The only part of combat which I didn't really like was the shield mechanic. Since most things in the game are 2D and the view is isometric, sometimes it feels like I'm not at the precise angle to block something and it ends up hitting me and taking down a lot of my health. The whole 2D style also cuts out some of the satisfaction of hitting an enemy really hard with a massive hammer since the models are painted and thus rather static. It's a small gripe but for a game so focused on combat I would've liked it to have felt more satisfying.

You will either love or hate the combat

You will either love or hate the combat

Like a lot of other indie games out there Bastion seems to have received lots of TLC in the artistic and visual department. The game is one of the most beautiful and visually appealing games I've seen in a long, long time. The character models have a weird not quite 3D, not quite 2D look to them, especially the model for the boy himself and the colour palette is very varied and exquisitely saturated. I do like the way such a bright world can still contain such a strong hue of melancholy about it. I should also mention that the path appearing before you as you run along it is a very cool little feature indeed. It doesn't exactly add a whole lot but it's another colourful feather in the game style-hat.

The game's soundtrack should also deserve special mention as the game's score has also received lots of loving care as well. The dry sounding acoustic guitar and piano numbers go great with the almost bluesy tone of the narrator's voice creating a great cohesive marriage between music and sound effects. This coupled with the artwork makes the game appealing to almost all of your senses provided you have a taste for this sort of thing.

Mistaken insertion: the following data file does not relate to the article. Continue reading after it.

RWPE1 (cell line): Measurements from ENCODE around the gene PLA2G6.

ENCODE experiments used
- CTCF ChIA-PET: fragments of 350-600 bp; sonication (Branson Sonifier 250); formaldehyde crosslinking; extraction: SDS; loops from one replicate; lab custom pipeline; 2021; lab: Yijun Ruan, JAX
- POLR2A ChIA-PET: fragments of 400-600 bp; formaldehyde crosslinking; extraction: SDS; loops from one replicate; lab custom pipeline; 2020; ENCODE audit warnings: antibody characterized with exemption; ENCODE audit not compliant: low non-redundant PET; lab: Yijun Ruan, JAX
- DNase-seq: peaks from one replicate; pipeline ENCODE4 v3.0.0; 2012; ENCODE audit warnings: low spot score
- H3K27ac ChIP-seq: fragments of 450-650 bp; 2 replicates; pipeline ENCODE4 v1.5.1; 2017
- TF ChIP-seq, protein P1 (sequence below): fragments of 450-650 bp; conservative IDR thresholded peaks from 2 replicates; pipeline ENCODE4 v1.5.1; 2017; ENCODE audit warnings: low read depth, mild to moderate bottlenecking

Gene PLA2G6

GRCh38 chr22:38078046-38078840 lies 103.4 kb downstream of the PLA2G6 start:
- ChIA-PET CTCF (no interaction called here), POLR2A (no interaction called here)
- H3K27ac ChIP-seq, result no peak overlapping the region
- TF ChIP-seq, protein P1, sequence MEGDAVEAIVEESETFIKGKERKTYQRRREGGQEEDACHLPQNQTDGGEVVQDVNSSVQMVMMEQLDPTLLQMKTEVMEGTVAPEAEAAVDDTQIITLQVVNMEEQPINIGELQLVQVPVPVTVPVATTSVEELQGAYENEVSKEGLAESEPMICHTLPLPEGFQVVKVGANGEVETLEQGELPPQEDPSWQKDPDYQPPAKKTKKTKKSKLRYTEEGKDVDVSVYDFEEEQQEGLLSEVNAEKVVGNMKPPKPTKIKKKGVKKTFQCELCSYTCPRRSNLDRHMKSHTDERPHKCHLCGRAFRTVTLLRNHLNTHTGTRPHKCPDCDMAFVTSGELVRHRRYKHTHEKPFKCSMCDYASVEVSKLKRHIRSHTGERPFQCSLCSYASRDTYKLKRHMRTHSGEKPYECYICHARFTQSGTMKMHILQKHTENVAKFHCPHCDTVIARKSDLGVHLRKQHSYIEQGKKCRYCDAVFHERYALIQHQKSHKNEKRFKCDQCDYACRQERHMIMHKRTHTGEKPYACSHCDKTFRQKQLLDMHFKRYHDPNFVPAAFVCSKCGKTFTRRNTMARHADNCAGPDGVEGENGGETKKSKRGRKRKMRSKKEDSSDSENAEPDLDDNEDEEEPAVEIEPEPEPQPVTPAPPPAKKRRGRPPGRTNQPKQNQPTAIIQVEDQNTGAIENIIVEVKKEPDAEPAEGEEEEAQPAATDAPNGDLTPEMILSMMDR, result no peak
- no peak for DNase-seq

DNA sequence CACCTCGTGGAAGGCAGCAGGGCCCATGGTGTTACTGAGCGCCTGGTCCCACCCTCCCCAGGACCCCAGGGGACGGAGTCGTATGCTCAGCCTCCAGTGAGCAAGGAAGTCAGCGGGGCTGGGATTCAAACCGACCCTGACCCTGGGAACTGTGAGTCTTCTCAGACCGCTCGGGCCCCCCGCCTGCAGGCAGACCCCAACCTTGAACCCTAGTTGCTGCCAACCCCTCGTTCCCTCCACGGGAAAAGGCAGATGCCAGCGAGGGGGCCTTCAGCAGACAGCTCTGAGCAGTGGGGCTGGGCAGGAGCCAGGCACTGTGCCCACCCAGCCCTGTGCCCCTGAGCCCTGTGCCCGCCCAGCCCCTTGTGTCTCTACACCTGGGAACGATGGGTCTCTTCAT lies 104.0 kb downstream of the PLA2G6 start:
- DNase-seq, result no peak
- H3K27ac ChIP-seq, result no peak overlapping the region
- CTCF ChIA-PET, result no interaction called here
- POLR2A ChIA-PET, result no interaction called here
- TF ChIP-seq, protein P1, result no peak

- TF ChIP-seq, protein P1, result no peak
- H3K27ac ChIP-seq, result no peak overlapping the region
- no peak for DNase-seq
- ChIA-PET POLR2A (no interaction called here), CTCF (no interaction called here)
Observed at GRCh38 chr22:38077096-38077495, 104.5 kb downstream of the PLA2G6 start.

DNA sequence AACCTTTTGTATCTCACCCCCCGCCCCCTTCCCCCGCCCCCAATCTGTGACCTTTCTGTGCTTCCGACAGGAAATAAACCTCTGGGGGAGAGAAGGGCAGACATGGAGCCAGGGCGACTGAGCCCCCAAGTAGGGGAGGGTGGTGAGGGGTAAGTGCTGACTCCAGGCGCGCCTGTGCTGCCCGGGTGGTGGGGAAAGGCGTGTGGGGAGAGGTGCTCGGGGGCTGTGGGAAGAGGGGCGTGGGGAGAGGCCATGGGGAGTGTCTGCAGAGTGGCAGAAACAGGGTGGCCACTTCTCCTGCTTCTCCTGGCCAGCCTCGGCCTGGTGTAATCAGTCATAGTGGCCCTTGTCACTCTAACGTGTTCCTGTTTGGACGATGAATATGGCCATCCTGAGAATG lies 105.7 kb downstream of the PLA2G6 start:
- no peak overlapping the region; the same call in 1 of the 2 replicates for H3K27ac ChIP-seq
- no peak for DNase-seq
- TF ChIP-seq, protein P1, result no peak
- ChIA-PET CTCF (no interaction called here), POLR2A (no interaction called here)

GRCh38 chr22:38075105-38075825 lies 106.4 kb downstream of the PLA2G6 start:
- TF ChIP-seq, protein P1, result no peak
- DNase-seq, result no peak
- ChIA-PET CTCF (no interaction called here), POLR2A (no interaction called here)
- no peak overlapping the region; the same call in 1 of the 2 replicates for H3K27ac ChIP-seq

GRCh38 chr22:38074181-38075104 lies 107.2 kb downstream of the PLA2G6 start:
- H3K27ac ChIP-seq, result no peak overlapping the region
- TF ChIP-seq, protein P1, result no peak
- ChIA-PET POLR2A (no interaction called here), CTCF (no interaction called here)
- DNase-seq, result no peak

The Verdict


Bastion is a game in which some bits are tremendous and some parts are just good. The artistic direction blew me away as well as the soundtrack and the added atmosphere from the smokey commentary gives the game a unique atmosphere. The problem with this game is that if the art and soundtrack don't mean much to you then the game can feel almost average in places. Combat doesn't feel hugely deep or responsive or particularly satisfying and can become a drag when you're fighting a lot of the same enemies with the same weapons. The game does have a lot to see and do. There are weapon challenges to complete and a good amount of upgrades to get but I really didn't feel very compelled to do an awful lot of it. If the art design and the soundtrack attracts you to Bastion then by all means play it. The game is good for the price and is one of the best looking indie games out there and has a lot of soul to it. The gameplay is good, but it's just not on the same level as everything else.


Case Review

  • Looks: Spectacular art and level design
  • Music: Absolutely fantastic soundtrack
  • Feel: This game has a soul
  • Content: Lots of extra content that you might not want to do
  • Combat: Combat might become a drag
  • Gameplay: Gameplay gets repetitive


Score: 3.5/5
Jack of all trades, master of none
Comments (1)
You must be to post a comment.
Posts: 233

I loved this game when I played it - the narrator was great and the same applied to the music. The art and level design fitted perfectly into the world they wished to create - and yes, this game has a soul.